A Case for Epistemic and Technological Optimism

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Source of book image: http://us.penguingroup.com/static/covers/all/5/5/9780670022755H.jpg

Horgan is well-known for writing a pessimistic book about the future of science. For him to write such a positive review of a book that reaches the opposite conclusion, is impressive (both about him and the book he is reviewing).
From Horgan’s review and the reviews on Amazon as of 8/7/11, I view the Deutsch book as potentially important and profound. (I will write more when I have read it.)

(p. 17) . . . Mr. Deutsch knocks my 1996 book, “The End of Science,” for proposing that the glory days of science–especially pure science, the effort to map out and understand reality–may be over. Mr. Deutsch equates my thesis with “dogmatism, stagnation and tyranny,” all of which, for the record, I oppose. But he makes the case for infinite progress with such passion, imagination and quirky brilliance that I couldn’t help enjoying his argument. More often than not I found myself agreeing with him–or at least hoping that he is right.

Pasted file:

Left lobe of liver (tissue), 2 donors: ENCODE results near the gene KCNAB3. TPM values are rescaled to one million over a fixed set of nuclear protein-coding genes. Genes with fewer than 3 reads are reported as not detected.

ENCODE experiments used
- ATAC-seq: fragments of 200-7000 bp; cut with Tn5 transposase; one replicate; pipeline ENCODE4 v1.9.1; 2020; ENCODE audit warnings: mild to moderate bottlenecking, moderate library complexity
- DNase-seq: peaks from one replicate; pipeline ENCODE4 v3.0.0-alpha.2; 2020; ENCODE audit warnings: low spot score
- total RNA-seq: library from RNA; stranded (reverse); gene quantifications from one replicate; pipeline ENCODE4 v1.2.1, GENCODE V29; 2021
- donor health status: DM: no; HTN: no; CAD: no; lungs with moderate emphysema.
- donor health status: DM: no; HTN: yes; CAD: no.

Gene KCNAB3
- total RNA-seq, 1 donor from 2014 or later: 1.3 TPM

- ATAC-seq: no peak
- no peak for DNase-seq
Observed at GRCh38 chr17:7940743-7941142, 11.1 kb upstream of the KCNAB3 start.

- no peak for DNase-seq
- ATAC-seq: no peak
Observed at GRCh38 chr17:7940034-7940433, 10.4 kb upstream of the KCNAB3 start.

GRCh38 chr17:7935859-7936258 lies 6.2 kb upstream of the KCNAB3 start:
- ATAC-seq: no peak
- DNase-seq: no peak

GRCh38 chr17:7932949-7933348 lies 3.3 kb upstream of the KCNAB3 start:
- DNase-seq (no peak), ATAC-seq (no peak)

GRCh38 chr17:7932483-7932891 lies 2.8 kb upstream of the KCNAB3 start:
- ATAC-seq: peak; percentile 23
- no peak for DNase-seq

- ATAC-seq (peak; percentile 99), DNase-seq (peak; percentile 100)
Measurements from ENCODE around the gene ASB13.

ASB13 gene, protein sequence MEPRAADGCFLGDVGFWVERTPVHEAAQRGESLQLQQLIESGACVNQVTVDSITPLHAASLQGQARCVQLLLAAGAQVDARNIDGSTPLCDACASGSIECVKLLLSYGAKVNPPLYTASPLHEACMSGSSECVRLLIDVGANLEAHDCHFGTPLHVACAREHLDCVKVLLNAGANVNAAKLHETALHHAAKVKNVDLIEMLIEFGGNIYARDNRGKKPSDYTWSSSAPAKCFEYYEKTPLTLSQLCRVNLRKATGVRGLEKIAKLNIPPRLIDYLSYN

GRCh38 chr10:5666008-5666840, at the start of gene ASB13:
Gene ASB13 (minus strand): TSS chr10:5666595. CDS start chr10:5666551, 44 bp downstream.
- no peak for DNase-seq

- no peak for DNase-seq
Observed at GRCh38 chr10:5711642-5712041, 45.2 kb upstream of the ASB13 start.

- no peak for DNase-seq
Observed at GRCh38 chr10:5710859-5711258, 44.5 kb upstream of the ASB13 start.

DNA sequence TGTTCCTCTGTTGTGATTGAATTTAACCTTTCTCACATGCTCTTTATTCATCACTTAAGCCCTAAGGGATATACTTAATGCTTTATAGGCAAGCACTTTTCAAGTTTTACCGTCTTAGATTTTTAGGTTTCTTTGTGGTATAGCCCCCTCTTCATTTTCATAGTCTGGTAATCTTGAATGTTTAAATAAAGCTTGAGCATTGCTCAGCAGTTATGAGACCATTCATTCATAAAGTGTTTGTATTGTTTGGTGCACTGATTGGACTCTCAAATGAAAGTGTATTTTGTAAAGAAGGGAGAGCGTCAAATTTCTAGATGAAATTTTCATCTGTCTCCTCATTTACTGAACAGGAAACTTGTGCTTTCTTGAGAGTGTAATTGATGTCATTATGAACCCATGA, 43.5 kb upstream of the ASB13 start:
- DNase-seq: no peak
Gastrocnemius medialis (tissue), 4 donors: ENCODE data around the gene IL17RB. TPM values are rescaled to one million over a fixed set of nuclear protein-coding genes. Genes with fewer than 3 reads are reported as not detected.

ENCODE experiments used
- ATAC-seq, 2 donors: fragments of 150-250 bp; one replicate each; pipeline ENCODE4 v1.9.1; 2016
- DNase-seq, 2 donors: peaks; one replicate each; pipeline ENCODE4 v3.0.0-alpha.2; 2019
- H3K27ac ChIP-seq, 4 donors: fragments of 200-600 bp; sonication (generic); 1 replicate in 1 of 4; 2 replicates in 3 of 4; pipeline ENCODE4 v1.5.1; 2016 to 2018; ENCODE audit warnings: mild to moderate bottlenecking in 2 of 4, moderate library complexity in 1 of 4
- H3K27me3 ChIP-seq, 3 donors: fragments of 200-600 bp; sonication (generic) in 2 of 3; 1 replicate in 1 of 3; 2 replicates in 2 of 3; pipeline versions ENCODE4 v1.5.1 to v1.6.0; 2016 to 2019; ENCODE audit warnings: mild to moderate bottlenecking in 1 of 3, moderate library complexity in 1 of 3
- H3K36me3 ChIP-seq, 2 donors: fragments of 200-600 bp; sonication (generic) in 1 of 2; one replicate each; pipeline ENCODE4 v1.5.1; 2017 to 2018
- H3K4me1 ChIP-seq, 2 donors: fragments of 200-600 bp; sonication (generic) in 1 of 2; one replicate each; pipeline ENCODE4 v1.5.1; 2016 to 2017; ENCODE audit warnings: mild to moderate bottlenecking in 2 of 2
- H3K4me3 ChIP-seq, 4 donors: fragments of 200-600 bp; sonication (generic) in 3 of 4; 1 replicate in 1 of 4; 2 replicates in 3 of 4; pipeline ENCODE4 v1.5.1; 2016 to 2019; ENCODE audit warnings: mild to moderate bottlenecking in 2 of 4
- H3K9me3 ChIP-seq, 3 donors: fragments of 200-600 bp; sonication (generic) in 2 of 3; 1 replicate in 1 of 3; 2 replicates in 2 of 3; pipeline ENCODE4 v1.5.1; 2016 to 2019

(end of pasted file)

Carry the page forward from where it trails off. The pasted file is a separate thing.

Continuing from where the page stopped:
. . .
If we acknowledge our imperfections, Mr. Deutsch observes, then, paradoxically, there is no problem that we cannot tackle. Death, for instance. Or the apparent incompatibility between the two pillars of modern physics, quantum theory and general relativity. Or global warming, which Mr. Deutsch believes we can overcome through innovation rather than drastic cutbacks in consumption. He gores the sacred cow of “sustainability”: Societies are healthiest, he declares, not when they achieve equilibrium but when they are rapidly evolving.

For the full review, see:
JOHN HORGAN. “BOOKSHELF; To Err Is Progress; How to foster the growth of scientific knowledge: accept that it is limited no matter how definitive it may seem.” The Wall Street Journal (Weds., JULY 20, 2011): A17.
(Note: ellipses added.)

Source information on book under review:
Deutsch, David. The Beginning of Infinity: Explanations That Transform the World. New York: Viking Adult, 2011.

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